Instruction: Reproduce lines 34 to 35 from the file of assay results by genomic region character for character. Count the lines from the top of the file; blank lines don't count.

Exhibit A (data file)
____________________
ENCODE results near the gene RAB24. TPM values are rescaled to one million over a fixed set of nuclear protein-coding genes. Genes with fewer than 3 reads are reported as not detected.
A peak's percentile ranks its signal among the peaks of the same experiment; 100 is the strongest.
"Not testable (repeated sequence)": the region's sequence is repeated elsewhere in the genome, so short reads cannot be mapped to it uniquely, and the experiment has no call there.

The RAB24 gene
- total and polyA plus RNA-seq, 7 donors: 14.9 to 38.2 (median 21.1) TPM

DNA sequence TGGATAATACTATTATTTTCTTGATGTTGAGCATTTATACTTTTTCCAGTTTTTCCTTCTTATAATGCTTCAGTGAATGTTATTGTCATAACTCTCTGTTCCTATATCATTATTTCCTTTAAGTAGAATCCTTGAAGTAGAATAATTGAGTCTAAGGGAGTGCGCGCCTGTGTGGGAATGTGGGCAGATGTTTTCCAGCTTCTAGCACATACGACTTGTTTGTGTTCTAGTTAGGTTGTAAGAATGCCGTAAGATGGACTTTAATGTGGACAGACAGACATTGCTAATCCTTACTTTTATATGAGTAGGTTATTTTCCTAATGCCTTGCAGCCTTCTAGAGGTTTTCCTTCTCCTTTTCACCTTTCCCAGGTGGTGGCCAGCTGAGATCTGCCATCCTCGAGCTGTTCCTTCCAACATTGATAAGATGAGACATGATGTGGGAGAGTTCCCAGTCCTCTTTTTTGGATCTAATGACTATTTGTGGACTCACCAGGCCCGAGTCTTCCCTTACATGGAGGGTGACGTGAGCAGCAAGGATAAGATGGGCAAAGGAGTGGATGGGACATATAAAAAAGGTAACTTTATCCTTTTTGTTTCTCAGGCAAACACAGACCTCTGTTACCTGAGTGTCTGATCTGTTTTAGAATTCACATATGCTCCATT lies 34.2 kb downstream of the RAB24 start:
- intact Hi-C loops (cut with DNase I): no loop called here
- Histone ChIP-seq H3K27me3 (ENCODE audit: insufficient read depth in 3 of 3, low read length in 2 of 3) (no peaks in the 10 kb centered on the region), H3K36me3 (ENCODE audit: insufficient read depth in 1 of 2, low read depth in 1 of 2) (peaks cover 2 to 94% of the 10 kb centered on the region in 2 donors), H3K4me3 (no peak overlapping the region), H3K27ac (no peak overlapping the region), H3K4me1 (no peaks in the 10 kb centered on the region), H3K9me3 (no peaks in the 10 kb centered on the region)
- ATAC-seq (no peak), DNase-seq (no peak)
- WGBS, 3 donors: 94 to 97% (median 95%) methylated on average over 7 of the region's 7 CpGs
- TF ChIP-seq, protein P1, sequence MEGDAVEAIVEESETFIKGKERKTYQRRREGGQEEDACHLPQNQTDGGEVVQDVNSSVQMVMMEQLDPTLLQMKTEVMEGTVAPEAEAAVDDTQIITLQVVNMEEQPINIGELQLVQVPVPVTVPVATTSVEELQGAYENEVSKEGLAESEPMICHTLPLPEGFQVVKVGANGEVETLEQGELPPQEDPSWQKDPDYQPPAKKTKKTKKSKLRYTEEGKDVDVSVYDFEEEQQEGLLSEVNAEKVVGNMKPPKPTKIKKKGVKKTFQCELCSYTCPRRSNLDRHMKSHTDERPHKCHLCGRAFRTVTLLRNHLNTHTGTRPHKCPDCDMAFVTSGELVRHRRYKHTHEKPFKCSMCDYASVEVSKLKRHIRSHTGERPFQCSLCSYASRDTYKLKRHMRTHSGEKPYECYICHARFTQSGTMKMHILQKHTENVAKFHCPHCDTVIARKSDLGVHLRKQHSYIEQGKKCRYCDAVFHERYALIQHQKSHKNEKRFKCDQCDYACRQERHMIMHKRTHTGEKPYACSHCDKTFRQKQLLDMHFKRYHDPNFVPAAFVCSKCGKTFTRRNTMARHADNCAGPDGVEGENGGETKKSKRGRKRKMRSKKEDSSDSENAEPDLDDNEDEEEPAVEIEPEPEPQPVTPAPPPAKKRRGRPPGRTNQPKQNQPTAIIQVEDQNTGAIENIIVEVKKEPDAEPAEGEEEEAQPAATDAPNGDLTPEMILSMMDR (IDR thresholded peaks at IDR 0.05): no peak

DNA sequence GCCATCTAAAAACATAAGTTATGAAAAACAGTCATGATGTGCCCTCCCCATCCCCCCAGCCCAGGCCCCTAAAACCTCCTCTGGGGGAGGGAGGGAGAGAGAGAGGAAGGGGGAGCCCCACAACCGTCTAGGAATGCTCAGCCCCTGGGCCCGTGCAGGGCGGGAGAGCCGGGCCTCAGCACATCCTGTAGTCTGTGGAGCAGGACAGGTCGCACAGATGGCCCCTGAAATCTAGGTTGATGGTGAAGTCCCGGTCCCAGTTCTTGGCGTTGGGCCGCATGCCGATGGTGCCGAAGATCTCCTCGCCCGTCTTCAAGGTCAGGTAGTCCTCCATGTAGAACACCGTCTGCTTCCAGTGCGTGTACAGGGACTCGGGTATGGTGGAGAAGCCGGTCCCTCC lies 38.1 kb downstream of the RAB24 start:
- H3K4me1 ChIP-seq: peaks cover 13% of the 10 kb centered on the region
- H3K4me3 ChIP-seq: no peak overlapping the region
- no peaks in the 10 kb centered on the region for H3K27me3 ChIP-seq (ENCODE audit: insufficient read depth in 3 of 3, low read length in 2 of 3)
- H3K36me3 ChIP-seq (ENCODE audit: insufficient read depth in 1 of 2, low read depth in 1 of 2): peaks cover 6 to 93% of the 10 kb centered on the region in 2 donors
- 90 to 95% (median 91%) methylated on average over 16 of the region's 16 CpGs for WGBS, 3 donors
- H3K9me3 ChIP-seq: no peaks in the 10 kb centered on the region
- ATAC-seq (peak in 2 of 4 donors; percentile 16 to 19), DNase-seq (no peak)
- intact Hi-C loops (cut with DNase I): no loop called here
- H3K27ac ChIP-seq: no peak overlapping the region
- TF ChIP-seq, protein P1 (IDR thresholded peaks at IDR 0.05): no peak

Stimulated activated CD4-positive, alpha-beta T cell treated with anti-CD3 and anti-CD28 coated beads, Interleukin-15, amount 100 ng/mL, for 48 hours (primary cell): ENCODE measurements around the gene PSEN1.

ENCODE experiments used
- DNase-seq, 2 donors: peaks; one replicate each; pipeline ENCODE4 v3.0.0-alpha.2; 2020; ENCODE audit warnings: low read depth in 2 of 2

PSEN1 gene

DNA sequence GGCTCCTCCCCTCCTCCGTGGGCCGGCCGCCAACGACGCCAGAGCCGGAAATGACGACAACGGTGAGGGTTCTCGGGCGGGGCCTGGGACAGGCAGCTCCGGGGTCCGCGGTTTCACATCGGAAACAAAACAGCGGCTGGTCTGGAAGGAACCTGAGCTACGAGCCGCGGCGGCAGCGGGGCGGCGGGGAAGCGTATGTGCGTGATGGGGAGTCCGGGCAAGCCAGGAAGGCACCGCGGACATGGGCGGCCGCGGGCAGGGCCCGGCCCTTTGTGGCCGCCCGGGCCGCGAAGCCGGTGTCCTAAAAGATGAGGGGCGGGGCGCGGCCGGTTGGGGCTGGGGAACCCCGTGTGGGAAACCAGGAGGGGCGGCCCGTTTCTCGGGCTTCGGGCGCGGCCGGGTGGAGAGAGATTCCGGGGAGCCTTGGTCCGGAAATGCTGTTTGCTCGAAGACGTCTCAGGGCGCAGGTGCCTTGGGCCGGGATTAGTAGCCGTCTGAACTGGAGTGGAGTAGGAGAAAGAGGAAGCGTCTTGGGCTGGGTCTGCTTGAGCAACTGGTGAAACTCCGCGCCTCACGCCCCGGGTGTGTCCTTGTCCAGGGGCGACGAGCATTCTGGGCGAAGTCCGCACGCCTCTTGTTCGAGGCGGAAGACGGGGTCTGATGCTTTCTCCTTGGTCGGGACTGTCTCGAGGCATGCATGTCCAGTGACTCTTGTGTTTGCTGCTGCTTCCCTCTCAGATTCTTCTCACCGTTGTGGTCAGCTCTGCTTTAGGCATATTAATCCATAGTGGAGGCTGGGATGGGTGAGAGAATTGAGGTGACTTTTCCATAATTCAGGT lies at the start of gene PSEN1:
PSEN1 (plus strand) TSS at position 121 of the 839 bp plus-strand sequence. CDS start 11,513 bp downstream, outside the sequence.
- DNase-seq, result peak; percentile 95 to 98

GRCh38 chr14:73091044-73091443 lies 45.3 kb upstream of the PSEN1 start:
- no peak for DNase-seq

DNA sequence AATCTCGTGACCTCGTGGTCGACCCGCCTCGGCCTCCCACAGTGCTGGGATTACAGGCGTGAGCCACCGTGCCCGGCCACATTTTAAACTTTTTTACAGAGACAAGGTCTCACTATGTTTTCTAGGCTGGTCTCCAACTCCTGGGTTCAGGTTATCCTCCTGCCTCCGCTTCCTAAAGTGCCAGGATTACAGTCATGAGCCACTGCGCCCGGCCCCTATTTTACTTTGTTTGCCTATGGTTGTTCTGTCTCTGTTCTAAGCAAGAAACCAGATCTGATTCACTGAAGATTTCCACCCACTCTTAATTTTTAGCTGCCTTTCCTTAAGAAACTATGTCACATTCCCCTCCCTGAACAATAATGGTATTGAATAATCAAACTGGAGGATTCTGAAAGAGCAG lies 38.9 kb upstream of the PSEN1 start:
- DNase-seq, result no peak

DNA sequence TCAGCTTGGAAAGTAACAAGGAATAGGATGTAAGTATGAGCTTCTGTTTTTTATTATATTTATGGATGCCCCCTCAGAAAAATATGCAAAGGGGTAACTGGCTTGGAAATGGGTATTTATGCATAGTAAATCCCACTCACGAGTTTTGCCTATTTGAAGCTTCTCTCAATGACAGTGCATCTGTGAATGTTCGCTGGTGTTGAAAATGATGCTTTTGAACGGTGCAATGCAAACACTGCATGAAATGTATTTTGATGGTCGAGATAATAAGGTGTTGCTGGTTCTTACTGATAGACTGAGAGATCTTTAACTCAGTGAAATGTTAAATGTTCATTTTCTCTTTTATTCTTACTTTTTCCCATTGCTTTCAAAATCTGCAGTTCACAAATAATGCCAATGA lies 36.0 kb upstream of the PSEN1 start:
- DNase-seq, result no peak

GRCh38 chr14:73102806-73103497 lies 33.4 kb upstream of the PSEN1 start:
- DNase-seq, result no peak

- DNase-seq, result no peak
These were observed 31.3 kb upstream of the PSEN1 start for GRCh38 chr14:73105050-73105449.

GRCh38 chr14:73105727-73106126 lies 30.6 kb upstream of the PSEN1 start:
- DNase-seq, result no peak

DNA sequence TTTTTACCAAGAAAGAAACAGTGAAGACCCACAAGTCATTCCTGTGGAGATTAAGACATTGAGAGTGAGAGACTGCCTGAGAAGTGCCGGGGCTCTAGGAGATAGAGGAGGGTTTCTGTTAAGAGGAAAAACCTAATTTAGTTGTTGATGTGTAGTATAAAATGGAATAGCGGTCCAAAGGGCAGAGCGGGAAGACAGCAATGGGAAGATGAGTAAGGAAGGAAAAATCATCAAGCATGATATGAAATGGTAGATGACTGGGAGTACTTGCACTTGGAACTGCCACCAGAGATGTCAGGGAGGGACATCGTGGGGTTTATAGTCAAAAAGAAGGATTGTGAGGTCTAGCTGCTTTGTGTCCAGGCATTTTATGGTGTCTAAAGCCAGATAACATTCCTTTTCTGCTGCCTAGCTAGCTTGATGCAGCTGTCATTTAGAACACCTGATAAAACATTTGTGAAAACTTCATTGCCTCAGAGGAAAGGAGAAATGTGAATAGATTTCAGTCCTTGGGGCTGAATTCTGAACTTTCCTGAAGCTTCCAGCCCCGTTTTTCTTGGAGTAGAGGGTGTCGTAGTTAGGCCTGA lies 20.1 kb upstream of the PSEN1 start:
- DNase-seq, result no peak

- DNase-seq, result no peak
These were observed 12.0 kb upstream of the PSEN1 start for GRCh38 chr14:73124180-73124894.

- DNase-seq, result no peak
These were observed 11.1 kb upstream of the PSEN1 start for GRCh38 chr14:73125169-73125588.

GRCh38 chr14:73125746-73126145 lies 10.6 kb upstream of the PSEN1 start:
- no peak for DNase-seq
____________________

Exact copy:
DNA sequence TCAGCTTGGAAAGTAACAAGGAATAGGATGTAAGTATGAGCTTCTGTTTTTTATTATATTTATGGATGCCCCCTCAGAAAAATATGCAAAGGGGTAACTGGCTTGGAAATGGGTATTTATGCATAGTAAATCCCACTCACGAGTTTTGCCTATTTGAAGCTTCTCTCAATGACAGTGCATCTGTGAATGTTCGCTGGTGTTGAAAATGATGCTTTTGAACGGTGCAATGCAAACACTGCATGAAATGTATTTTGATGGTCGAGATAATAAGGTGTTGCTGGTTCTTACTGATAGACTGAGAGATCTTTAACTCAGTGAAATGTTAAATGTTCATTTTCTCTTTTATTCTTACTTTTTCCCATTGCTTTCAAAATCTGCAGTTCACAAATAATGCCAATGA lies 36.0 kb upstream of the PSEN1 start:
- DNase-seq, result no peak